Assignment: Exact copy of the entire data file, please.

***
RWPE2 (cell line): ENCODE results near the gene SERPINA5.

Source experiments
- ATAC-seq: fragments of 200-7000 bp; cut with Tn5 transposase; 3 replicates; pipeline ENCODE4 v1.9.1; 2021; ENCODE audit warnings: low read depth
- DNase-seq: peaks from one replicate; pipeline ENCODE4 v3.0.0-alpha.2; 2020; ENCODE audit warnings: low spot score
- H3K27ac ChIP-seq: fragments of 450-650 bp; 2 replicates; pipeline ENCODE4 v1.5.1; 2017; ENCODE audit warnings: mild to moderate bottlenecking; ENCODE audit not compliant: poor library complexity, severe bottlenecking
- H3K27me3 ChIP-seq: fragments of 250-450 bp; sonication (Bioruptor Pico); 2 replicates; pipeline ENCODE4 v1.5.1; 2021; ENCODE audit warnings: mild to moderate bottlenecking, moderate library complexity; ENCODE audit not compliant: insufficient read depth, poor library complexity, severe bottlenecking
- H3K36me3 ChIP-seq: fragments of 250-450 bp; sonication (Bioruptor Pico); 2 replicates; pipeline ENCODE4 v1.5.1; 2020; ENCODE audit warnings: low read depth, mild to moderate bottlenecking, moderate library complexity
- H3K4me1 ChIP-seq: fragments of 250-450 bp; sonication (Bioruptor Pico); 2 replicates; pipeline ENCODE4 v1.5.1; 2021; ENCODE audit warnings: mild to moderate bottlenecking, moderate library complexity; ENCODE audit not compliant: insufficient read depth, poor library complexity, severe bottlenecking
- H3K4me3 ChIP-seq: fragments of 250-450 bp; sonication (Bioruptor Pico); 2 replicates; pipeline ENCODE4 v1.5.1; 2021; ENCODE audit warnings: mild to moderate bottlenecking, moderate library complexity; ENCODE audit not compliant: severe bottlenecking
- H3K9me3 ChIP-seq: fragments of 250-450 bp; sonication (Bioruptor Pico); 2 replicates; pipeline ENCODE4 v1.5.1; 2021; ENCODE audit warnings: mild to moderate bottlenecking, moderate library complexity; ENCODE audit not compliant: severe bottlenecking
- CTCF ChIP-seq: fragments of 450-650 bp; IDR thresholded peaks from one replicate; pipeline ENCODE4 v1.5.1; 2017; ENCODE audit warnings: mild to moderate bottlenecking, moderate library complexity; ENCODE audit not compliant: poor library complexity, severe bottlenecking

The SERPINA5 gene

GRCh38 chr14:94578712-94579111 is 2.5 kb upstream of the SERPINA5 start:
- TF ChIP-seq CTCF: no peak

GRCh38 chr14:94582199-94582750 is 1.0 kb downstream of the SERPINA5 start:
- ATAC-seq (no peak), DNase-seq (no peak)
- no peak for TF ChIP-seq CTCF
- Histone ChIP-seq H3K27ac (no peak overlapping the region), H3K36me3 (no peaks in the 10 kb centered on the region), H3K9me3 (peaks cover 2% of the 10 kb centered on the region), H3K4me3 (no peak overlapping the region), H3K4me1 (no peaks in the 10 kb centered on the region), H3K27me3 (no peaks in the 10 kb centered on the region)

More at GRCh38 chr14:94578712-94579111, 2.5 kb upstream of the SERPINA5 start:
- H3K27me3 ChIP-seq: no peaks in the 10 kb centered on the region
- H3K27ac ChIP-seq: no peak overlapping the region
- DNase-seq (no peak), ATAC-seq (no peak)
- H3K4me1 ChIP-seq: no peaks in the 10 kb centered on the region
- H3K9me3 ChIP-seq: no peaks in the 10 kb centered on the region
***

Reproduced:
RWPE2 (cell line): ENCODE results near the gene SERPINA5.

Source experiments
- ATAC-seq: fragments of 200-7000 bp; cut with Tn5 transposase; 3 replicates; pipeline ENCODE4 v1.9.1; 2021; ENCODE audit warnings: low read depth
- DNase-seq: peaks from one replicate; pipeline ENCODE4 v3.0.0-alpha.2; 2020; ENCODE audit warnings: low spot score
- H3K27ac ChIP-seq: fragments of 450-650 bp; 2 replicates; pipeline ENCODE4 v1.5.1; 2017; ENCODE audit warnings: mild to moderate bottlenecking; ENCODE audit not compliant: poor library complexity, severe bottlenecking
- H3K27me3 ChIP-seq: fragments of 250-450 bp; sonication (Bioruptor Pico); 2 replicates; pipeline ENCODE4 v1.5.1; 2021; ENCODE audit warnings: mild to moderate bottlenecking, moderate library complexity; ENCODE audit not compliant: insufficient read depth, poor library complexity, severe bottlenecking
- H3K36me3 ChIP-seq: fragments of 250-450 bp; sonication (Bioruptor Pico); 2 replicates; pipeline ENCODE4 v1.5.1; 2020; ENCODE audit warnings: low read depth, mild to moderate bottlenecking, moderate library complexity
- H3K4me1 ChIP-seq: fragments of 250-450 bp; sonication (Bioruptor Pico); 2 replicates; pipeline ENCODE4 v1.5.1; 2021; ENCODE audit warnings: mild to moderate bottlenecking, moderate library complexity; ENCODE audit not compliant: insufficient read depth, poor library complexity, severe bottlenecking
- H3K4me3 ChIP-seq: fragments of 250-450 bp; sonication (Bioruptor Pico); 2 replicates; pipeline ENCODE4 v1.5.1; 2021; ENCODE audit warnings: mild to moderate bottlenecking, moderate library complexity; ENCODE audit not compliant: severe bottlenecking
- H3K9me3 ChIP-seq: fragments of 250-450 bp; sonication (Bioruptor Pico); 2 replicates; pipeline ENCODE4 v1.5.1; 2021; ENCODE audit warnings: mild to moderate bottlenecking, moderate library complexity; ENCODE audit not compliant: severe bottlenecking
- CTCF ChIP-seq: fragments of 450-650 bp; IDR thresholded peaks from one replicate; pipeline ENCODE4 v1.5.1; 2017; ENCODE audit warnings: mild to moderate bottlenecking, moderate library complexity; ENCODE audit not compliant: poor library complexity, severe bottlenecking

The SERPINA5 gene

GRCh38 chr14:94578712-94579111 is 2.5 kb upstream of the SERPINA5 start:
- TF ChIP-seq CTCF: no peak

GRCh38 chr14:94582199-94582750 is 1.0 kb downstream of the SERPINA5 start:
- ATAC-seq (no peak), DNase-seq (no peak)
- no peak for TF ChIP-seq CTCF
- Histone ChIP-seq H3K27ac (no peak overlapping the region), H3K36me3 (no peaks in the 10 kb centered on the region), H3K9me3 (peaks cover 2% of the 10 kb centered on the region), H3K4me3 (no peak overlapping the region), H3K4me1 (no peaks in the 10 kb centered on the region), H3K27me3 (no peaks in the 10 kb centered on the region)

More at GRCh38 chr14:94578712-94579111, 2.5 kb upstream of the SERPINA5 start:
- H3K27me3 ChIP-seq: no peaks in the 10 kb centered on the region
- H3K27ac ChIP-seq: no peak overlapping the region
- DNase-seq (no peak), ATAC-seq (no peak)
- H3K4me1 ChIP-seq: no peaks in the 10 kb centered on the region
- H3K9me3 ChIP-seq: no peaks in the 10 kb centered on the region